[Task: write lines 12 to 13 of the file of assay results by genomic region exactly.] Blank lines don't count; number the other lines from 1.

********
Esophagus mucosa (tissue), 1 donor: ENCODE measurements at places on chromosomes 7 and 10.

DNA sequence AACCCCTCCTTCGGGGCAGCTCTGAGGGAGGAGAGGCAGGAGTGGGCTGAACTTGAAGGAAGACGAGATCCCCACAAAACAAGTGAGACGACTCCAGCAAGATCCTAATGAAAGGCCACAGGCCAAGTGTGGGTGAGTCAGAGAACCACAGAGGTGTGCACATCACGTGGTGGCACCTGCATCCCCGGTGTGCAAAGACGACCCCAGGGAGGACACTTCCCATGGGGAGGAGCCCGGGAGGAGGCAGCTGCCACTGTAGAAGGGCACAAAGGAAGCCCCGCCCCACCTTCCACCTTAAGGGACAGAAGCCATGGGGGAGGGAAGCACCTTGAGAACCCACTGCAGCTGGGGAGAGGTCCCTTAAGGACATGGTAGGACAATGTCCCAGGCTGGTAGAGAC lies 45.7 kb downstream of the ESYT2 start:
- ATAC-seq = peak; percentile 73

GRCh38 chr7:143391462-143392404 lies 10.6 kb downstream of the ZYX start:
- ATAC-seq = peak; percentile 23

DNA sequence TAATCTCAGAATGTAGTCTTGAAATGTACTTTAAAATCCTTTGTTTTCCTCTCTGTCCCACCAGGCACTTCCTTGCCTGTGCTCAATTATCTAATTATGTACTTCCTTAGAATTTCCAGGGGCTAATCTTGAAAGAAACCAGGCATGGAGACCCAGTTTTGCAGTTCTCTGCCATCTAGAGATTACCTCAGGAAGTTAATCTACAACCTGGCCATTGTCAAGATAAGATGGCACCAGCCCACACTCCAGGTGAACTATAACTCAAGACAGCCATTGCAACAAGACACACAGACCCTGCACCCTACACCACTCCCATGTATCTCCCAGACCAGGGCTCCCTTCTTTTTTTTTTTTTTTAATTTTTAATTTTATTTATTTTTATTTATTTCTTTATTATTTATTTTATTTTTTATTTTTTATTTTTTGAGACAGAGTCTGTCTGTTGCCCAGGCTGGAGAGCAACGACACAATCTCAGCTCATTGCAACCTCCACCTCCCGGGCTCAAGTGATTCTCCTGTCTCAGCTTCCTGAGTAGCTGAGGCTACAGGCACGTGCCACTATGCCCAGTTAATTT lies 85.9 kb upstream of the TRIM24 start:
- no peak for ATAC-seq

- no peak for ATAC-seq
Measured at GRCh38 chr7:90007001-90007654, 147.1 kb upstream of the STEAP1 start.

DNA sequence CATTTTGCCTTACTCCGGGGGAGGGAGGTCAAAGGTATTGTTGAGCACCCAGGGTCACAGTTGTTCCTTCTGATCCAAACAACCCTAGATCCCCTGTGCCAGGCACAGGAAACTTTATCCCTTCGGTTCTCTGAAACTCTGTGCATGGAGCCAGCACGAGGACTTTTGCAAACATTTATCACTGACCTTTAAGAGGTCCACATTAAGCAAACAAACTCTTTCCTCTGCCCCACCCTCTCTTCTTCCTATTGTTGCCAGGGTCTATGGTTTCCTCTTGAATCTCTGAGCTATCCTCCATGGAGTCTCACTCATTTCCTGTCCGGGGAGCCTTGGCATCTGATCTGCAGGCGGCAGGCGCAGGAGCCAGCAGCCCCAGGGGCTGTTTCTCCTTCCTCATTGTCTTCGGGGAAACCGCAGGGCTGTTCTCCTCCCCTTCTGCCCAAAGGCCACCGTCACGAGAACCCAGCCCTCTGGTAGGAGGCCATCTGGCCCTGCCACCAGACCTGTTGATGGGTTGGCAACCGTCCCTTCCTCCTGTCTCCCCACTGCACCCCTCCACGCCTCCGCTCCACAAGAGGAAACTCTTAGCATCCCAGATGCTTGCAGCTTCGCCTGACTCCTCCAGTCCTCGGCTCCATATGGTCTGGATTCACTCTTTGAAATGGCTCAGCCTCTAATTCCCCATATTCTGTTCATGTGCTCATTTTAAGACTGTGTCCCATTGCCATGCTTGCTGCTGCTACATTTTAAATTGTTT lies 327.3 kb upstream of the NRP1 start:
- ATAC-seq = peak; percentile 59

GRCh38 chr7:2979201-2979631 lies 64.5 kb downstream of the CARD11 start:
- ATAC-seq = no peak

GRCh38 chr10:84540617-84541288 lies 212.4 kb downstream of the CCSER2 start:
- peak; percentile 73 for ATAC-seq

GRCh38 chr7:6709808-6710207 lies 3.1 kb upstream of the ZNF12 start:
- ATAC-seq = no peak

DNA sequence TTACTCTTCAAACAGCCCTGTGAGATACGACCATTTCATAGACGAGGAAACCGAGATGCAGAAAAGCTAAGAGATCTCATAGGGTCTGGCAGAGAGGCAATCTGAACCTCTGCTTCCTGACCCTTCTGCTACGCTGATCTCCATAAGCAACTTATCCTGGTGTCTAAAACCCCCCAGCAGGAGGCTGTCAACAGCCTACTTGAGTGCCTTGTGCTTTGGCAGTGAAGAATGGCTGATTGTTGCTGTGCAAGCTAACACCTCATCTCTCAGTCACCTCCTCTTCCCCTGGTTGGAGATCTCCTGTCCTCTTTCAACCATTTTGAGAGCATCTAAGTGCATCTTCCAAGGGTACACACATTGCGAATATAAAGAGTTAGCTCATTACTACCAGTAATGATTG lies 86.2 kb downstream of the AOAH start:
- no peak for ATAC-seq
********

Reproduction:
GRCh38 chr7:2979201-2979631 lies 64.5 kb downstream of the CARD11 start:
- ATAC-seq = no peak